Before you even ask, Gozo is an island in the country of Malta. Malta is in the Mediterranean Sea near Sicily (roughly 100 miles) and only 241 miles from Tunis, Tunisia. Malta is a member of the EU and uses the Euro. It’s been on our list to visit for a bit and when we met two Americans who live here (You meet the most interesting people tasting Scotch last December in Edinburgh), we decided to come see the country.
First we had to get here the day after we went to Oktoberfest! Thank heavens for Star Alliance Gold! The Munich Airport was a disaster at 10 AM with LONG lines snaking through the terminal to check in/drop bags (the longest lines we’ve ever seen in Munich by far) and then go through security. Since Lufthansa checks in Air Malta (the airline we flew), Mark said “Let’s use our United Gold card and go to Star Alliance First Class/Gold line”. I KNEW those mileage runs would come in handy!
That line had about 6 people in it. The Lufthansa check-in lady said Oktoberfest always makes the airport busy and next week (Wednesday) is a Public Holiday – Reunification Day – so lots of people took Monday and Tuesday off to go with Wednesday.
We touched down in Malta almost on time but getting to Gozo involves a drive to the ferry port, ride the ferry for 20 minutes to Gozo, and another drive to Victoria where our hotel was. The taxi drive from the Malta airport to the ferry took about an hour – tons of Friday afternoon traffic on not very big roads.
This ferry runs between Gozo and Malta with cars, trucks and people on it. The whole ride takes about 20 minutes.
The ferry ride from Malta to Gozo is free – you pay on the way back! We took a cab from there to the Duke Hotel in Victoria. Gozo traffic was pretty bad but it was Friday and there’s only one road from the ferry port to Victoria.
Gozo is pretty small (about 9 miles by 4 miles) with a collection of 2 lane roads, narrow city streets, and parking on 2 sides of the main city streets. Don’t forget .. Malta was British for so long that they drive on the left side of the road.
That car really did belong on the street. We watched some interesting driving and parking!
Maltese balconies. These are all over the place painted in different colors.
Another view of the Citadella from Victoria. You can see how big the Main road is …or is not!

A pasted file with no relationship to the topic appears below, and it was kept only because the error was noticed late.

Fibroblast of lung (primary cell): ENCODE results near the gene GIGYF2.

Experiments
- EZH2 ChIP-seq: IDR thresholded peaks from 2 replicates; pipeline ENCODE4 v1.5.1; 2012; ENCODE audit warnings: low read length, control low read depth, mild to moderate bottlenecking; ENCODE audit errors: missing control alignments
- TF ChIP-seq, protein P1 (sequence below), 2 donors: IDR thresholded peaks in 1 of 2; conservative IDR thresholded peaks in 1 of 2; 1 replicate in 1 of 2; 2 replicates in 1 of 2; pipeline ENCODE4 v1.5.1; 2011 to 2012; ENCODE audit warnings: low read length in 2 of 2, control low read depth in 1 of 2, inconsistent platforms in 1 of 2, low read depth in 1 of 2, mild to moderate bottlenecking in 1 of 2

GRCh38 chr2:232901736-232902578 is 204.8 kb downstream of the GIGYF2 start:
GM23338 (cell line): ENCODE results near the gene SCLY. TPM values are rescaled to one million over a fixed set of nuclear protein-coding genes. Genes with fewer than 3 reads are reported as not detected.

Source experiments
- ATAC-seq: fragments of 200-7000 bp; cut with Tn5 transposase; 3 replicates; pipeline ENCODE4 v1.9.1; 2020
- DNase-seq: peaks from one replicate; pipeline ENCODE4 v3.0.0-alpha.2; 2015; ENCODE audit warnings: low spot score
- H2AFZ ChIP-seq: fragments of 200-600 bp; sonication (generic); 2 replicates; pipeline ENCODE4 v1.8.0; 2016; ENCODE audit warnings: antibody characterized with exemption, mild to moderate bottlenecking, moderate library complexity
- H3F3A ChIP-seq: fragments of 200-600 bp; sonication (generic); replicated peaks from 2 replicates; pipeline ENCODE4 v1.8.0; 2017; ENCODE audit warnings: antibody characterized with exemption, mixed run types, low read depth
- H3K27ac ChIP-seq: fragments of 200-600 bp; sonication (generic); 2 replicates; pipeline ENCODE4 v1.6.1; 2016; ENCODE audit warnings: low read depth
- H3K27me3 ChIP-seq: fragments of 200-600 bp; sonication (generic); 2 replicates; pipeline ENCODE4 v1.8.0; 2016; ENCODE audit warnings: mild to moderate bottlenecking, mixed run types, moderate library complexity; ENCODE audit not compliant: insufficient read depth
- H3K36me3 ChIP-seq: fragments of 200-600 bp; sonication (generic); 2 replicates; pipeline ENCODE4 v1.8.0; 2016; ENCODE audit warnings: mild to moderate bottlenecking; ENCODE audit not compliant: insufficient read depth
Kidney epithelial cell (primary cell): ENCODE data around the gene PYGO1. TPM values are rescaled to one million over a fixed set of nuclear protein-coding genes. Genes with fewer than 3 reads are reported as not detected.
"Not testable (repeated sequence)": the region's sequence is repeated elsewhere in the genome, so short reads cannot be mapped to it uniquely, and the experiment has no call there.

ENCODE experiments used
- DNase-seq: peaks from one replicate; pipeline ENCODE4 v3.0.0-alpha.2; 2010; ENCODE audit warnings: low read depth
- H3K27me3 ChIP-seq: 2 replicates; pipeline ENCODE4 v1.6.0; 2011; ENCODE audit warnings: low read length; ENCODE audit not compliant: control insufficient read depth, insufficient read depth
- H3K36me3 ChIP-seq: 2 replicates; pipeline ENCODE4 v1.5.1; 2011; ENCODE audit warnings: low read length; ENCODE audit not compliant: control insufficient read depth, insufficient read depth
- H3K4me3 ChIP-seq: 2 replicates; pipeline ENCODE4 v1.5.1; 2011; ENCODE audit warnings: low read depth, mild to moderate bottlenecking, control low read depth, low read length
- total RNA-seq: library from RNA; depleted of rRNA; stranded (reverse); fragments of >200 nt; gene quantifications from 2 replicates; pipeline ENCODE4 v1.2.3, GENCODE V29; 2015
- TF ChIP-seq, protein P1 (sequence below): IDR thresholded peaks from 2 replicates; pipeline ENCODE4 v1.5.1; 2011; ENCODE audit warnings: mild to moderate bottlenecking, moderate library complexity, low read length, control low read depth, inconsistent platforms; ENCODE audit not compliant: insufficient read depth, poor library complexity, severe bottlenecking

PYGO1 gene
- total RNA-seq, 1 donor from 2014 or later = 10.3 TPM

One day we walked up to the Citadella, built in the 15th century and reinforced and added to over the years. There’s also a Cathedral in the middle of it. It was hard to get any good pictures of the castle up close.
The Citadella in Victoria looms over the entire island. That’s a hedge of prickly pear cactus.
Looks like they left a few spare architectural pieces laying around.
We found this Malta cat staring at us in the Citadella.
This ceiling is really flat. There was not enough money to pay for the dome so the builders used a technique to make it look as if there’s a dome.
Altar in the Cathedral of the Assumption
Cathedral of the Assumption inside the Citadella
Another day was Hop On Hop Off bus day! Little did we know a Holland America cruise was in port and lots of those passengers opted to take the sightseeing bus. The bus was packed when we got on and most of the people, we think, just stayed on and rode around the island without ever getting off.
The bus went through Victoria on the way to Dwerja where we got off to wander around the rocks and see the sights for 45 minutes, use the toilet and buy 2 postcards. Back on the bus to drive past Ta Pinu (large cathedral), Fontina, Xlendi (beach town near Victoria), Marsalforn (beach town).
More cliffs of Dwerja.
Dwerja Cliffs and rocks. Lots of people were diving or snorkeling off this coast.
We started looking for megaliths when we lived in Portugal. The Ggantija megaliths in Gozo are well-organized and easy to find with a good visitor’s center in the sleepy town of Xaghro. I didn’t have to drag Mark on any dirt country roads in this trip!
Ggantija megaliths dating from 2500 BC
These megaliths are literally on the main road and quite easy to get to.
Ta Kola Windmill built in 1725
When the bus finally showed up again, we rode it past Ramla and Nadur to Mgarr, the ferry port, where we lost most of the other people on the bus. When we arrived at the Rotunda Church, the driver told us we could have 5 minutes to go in the church since the next stop is closed on Sunday and he has to wait at the church, anyway, to stay on schedule. We checked out Rotunda of John the Baptist, 4th largest rotunda in Europe, depending who’s doing the calculations!
Church of St. John the Baptist standing above Xewtija. I had to take the picture from a moving bus!
Best sight of the day … worker at the port trying to get a group organized for a speedboat ferry. He finally said, “OMG” and then blessed himself!